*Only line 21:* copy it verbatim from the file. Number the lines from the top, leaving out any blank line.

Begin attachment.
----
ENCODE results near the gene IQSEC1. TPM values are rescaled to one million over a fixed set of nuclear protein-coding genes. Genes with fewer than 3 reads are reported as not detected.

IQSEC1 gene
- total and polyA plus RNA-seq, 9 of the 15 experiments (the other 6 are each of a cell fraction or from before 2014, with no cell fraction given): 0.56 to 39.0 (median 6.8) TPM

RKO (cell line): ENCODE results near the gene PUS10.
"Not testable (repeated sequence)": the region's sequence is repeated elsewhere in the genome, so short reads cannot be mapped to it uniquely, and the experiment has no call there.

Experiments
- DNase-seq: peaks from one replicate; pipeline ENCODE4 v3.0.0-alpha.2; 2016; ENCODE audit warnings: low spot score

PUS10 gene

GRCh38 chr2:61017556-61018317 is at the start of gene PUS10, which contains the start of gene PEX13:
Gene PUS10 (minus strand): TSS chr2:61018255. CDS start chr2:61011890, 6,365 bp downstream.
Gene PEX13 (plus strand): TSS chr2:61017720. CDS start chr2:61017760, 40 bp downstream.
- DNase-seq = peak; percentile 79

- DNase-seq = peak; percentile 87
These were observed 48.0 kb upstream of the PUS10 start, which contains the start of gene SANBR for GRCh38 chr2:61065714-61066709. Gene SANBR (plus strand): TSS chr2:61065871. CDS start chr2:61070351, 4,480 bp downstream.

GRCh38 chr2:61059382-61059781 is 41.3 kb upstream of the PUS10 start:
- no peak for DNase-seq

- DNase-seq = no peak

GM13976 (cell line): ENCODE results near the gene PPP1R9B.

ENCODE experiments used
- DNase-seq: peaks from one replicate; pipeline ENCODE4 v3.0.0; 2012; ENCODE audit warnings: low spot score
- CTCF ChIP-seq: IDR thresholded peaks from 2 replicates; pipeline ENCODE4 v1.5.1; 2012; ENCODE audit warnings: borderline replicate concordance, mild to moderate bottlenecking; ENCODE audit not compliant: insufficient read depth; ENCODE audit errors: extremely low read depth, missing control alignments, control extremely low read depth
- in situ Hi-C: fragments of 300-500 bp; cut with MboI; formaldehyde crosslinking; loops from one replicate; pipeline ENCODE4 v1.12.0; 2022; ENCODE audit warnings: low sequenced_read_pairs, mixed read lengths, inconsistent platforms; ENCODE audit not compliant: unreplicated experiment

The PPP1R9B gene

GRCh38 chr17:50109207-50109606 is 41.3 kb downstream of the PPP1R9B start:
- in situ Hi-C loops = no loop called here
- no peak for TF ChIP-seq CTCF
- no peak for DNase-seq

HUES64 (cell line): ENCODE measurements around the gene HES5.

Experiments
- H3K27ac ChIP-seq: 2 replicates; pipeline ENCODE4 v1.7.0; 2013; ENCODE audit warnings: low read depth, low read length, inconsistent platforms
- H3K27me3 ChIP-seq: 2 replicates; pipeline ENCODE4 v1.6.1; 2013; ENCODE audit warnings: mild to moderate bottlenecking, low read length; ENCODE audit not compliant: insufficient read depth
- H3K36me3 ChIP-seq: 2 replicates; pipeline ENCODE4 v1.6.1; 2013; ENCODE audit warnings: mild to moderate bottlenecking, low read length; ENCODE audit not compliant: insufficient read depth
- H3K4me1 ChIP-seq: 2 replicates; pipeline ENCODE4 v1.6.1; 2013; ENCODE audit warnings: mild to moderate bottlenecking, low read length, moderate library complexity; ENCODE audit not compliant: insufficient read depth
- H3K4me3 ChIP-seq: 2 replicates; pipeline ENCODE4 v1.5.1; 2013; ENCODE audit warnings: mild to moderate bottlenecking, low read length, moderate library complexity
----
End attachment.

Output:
- CTCF ChIP-seq: IDR thresholded peaks from 2 replicates; pipeline ENCODE4 v1.5.1; 2012; ENCODE audit warnings: borderline replicate concordance, mild to moderate bottlenecking; ENCODE audit not compliant: insufficient read depth; ENCODE audit errors: extremely low read depth, missing control alignments, control extremely low read depth